This is, by my count, Centavrvs third visit to Chicago, the first one being at the much missed Celebrate Clark Street Festival in Rogers Park and the second paired with Guatemalan singer Gaby Moreno at a 2017 Millennium Park Summer Music Series show. Each time the band comes their sound gets a little bigger and more compelling, and this time around they’ve added a Venezuelan percussionist to the mix to bring the tropical elements more to the foreground. Electronic effects and samples blended seamlessly with guitar, bass and drums to powerful effect.

Los Wemblers de Iquitos

When cumbia reached Peru from Colombia in the late 1960s, it found a receptive audience among the country’s marginalized, indigenous population, who blended it with local sounds and a big helping of rock guitar. This was certainly true in urban centers like Lima, but no less so in seemingly isolated towns deep in the Amazon. It was there that a genre variously known as chicha, psychedelic cumbia and cumbia amazónica was taken up in the town of Iquitos by Los Wemblers. The veteran ensemble made several classics in the 1970s, including one that served as yet another name for the genre: Sonido Amazonico. They were discovered by a wider audience earlier in this century after Barbès Records included some of their songs in their “Roots of Chicha” compilation. Collaborations with the Meridian Brothers and Dengue Dengue Dengue led to them recording the brand-new album “Vision del Ayahuasca” for Barbès and now a world tour.

After a mid-tempo start, Los Wemblers quickly picked up the pace, mixing their 40-year-old classics with new tunes that matched their exuberant spirit and experimental tendencies, relishing the opportunity to play in front of an audience diverse in both age and national identity. The band would have had the crowd dancing in the aisles had the Millennium Park security let them. Instead, they danced in their seats, enthusiastically singing along.

The sun was beginning to set behind the Chicago skyline when one of Puerto Rico’s hottest groups took the stage. Pirulo y la Tribu are a salsa band, but one that generously welcomes other influences, including its Cuban cousin timba, boricua sources both traditional (bomba) and more recent (reggaeton), and American style R&B and hip-hop. They are a perfect example of how a music moves forward and thrives without abandoning its roots. After all, that’s what salsa was in its early days, a new way of absorbing and interpreting diverse Afro-Caribbean and American sources into something new and relevant to an urban audience. It’s not all that different than what Los Wembler’s did back then and Centavrvs do today.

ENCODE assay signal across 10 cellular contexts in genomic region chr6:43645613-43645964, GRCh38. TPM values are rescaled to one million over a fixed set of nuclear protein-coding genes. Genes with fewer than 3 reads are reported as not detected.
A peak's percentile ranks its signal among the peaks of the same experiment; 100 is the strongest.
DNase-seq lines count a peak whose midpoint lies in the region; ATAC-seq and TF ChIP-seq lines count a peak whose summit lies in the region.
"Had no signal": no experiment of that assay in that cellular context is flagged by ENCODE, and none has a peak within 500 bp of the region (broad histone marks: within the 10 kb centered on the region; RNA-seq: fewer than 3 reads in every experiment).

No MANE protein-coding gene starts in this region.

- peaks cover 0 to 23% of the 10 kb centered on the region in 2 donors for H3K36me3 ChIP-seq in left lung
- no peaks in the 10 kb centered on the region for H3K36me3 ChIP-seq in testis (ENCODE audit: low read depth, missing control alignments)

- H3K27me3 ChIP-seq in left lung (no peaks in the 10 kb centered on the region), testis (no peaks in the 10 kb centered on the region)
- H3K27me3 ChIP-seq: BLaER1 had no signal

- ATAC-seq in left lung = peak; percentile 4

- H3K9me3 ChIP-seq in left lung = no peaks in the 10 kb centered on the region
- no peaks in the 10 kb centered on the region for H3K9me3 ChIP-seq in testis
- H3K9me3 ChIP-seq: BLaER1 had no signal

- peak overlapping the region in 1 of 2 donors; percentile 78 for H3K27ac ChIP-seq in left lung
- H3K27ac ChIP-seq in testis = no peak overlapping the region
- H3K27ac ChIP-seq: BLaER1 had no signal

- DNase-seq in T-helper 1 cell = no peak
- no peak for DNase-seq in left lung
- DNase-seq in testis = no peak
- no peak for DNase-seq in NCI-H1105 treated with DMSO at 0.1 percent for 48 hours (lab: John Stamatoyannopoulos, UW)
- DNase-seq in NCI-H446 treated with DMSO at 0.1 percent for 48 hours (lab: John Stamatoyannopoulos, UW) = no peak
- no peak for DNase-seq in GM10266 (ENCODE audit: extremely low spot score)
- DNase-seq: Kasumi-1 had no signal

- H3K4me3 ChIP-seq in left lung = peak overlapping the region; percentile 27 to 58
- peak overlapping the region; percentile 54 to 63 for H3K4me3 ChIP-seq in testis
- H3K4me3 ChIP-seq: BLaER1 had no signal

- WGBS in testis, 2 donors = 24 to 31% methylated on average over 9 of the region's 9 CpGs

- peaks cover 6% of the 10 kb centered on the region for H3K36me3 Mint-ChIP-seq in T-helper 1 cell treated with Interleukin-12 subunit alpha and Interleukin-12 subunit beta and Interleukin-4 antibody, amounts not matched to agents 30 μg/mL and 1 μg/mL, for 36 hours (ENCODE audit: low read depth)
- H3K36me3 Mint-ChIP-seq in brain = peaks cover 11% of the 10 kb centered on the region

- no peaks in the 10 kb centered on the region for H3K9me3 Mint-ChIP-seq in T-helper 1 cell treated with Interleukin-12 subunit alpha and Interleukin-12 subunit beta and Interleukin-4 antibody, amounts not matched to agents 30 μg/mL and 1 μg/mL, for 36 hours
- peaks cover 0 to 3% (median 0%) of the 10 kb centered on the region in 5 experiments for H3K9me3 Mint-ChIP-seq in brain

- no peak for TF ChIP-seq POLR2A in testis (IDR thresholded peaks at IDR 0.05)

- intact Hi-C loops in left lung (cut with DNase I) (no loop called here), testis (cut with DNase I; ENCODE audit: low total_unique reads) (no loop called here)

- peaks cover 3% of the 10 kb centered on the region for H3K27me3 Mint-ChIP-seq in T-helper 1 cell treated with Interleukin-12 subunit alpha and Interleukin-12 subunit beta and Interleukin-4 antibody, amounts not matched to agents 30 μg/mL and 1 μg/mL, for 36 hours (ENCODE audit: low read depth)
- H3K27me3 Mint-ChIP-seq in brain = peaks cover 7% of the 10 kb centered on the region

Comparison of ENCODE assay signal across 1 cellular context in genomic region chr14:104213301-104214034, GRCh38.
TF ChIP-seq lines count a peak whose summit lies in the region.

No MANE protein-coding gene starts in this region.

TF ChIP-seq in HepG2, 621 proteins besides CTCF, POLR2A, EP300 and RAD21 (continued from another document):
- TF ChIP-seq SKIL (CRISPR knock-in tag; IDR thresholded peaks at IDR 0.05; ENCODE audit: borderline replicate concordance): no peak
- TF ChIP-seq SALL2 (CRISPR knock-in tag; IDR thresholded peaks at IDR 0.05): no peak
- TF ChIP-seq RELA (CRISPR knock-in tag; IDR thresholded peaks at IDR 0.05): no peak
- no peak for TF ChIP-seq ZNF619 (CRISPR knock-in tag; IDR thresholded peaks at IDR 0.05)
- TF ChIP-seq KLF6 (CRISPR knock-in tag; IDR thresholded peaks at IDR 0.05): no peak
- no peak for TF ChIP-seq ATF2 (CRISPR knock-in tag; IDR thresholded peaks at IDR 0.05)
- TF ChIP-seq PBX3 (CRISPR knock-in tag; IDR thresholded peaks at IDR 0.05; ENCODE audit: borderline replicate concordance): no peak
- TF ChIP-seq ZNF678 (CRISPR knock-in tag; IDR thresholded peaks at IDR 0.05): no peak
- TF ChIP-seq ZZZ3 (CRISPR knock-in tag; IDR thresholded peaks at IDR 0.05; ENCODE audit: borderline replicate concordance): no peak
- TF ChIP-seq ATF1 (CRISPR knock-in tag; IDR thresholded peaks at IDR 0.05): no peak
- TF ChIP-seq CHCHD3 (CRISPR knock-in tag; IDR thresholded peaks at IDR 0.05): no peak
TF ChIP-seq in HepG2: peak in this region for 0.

Francisco “Pirulo” Rosado

Francisco “Pirulo” Rosado is a percussionist by training and a showman by nature. In La Tribu, he’s assembled a 10-person juggernaut that he leads from his custom-made timbales. Pirulo keeps the pace accelerated with a clave that manages to squeeze an extra beat into the 2/3 form somewhere between the 4 & 5. The band’s lineup doesn’t stray too far from the classic: three horns, three coro singers, a conguero, keyboardist and Pirulo’s timbales. The extra jolt comes from electric guitar, bass guitar and Pirulo himself, whose gruff vocals exhort both the band and the crowd higher and higher. Once again, the audience was up and dancing pretty much from the first note. A standout moment occurred when the band switched gears to do a straight up bomba number led by coro singer Chamir Bonano’s powerful voice. There was a little tinkering for modernization’s sake, but the spirit and authenticity were a clear signifier of Pirulo’s reverence for his roots.

Pirulo y la Tribu

Pirulo’s set had people dancing throughout the park, and eventually security relented enough to allow some aisle dancing down in front. Ever the master of ceremonies, he peppered the songs with audience chant-along interludes, gradually building each to a climax before turning the band loose to keep up with his hyper-drive clave. At the end, the crowd got their “otra” without excessive delay, and the whole day closed on a very high note.

Puerto Rico, unlike the countries represented by the other bands at Súbelo, is certainly not celebrating its independence this week. There is an anniversary on the horizon, though, marking 2 years since Hurricane María devastated the island. Pirulo’s set, though, was the opposite of somber. Instead, it celebrated resilience, pride, determination, spirit, and even gratitude, all of it expressed in his audience chant, “Gracias… Thank you!”

World Music Festival Chicago continues through September 29. For a complete schedule, visit worldmusicfestivalchicago.org